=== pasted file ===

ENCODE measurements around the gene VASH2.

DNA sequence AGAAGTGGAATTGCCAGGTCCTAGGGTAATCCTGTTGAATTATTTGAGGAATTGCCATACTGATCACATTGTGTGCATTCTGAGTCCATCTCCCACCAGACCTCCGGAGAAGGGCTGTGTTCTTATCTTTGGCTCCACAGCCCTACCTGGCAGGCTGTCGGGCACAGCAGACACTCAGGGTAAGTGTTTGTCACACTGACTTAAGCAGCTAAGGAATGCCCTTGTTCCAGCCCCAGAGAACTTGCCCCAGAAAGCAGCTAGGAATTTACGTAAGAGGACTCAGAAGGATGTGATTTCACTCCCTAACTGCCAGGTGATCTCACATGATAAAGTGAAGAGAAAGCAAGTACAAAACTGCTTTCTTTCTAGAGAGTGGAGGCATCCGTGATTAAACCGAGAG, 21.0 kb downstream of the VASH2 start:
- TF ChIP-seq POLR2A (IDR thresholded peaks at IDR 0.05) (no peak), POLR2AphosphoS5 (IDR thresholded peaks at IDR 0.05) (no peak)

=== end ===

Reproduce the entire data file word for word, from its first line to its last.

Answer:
ENCODE measurements around the gene VASH2.

DNA sequence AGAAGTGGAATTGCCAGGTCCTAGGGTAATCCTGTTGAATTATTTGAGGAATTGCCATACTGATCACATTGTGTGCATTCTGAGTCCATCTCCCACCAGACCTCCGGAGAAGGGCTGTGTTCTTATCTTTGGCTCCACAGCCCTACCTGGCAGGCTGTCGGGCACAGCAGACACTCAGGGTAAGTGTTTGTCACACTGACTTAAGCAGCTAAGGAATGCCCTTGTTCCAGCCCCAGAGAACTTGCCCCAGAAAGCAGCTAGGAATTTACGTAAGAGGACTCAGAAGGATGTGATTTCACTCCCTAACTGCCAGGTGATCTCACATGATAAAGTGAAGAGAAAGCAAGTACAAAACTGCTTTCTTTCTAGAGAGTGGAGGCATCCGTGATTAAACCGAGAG, 21.0 kb downstream of the VASH2 start:
- TF ChIP-seq POLR2A (IDR thresholded peaks at IDR 0.05) (no peak), POLR2AphosphoS5 (IDR thresholded peaks at IDR 0.05) (no peak)